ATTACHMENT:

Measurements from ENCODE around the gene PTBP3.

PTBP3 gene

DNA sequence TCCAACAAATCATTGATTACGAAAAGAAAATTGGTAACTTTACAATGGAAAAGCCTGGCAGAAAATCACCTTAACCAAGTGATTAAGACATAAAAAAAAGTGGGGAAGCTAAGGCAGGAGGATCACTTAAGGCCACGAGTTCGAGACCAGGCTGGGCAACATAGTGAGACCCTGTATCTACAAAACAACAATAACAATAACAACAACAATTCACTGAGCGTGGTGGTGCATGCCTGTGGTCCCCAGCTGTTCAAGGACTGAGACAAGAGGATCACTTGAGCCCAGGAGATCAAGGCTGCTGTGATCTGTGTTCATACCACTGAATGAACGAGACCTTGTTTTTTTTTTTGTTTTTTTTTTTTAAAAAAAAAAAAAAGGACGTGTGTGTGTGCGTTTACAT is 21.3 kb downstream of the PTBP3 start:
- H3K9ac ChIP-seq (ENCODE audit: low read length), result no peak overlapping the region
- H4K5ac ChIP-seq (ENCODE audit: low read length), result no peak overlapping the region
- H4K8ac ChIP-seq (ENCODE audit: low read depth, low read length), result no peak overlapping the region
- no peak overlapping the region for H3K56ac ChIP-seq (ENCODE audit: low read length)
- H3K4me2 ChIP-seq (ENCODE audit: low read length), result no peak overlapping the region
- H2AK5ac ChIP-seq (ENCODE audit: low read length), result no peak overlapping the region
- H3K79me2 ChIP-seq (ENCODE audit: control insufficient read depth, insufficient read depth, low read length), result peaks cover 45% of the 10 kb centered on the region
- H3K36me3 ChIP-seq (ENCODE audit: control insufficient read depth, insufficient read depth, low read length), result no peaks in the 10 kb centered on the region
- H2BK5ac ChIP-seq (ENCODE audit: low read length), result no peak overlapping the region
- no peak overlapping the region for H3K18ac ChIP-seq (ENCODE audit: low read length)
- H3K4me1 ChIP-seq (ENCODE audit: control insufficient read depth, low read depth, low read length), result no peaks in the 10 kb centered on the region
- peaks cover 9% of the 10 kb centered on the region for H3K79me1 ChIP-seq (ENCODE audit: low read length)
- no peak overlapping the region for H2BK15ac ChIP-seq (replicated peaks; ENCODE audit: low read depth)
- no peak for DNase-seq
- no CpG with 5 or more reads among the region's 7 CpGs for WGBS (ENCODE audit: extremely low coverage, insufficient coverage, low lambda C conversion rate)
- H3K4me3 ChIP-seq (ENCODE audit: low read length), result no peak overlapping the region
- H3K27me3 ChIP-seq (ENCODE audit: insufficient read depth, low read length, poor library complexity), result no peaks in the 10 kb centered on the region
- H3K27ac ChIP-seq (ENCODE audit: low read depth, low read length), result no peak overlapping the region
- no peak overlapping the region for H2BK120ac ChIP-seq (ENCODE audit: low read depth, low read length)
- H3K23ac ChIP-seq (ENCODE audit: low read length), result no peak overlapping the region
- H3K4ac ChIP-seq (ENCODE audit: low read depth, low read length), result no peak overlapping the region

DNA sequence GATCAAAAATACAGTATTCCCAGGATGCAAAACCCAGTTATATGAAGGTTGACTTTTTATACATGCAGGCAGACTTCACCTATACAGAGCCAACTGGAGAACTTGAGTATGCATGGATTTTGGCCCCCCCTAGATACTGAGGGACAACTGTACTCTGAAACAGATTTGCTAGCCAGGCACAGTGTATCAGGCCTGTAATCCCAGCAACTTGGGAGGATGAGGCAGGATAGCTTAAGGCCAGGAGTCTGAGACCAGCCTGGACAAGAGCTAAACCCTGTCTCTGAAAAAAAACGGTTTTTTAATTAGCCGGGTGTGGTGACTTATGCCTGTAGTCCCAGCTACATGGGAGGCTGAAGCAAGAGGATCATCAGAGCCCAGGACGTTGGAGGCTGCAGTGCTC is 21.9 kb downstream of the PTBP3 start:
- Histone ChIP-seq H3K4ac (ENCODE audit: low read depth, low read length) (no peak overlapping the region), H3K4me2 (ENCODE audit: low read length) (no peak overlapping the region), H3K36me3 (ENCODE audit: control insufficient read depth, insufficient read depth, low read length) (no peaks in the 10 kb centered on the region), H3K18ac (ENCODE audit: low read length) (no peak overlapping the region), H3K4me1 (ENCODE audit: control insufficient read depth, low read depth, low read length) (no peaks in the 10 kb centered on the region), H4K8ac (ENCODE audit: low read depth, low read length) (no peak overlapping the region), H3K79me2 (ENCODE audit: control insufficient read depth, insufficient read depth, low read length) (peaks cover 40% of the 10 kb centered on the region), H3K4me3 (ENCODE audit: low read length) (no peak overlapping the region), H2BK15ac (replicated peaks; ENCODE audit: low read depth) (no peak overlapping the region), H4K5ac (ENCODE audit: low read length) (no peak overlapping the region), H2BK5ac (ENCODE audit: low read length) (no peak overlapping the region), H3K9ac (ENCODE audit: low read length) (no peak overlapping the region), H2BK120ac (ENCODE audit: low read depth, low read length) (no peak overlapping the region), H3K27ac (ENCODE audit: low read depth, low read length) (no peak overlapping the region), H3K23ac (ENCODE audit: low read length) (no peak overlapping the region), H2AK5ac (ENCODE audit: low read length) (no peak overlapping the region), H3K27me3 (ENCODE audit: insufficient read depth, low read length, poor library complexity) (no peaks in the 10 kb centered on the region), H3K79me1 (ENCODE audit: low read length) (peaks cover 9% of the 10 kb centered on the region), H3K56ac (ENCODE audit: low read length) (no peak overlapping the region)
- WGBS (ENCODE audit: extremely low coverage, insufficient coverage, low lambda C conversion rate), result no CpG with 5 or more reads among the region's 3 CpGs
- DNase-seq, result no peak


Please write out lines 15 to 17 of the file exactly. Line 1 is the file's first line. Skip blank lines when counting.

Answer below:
- peaks cover 9% of the 10 kb centered on the region for H3K79me1 ChIP-seq (ENCODE audit: low read length)
- no peak overlapping the region for H2BK15ac ChIP-seq (replicated peaks; ENCODE audit: low read depth)
- no peak for DNase-seq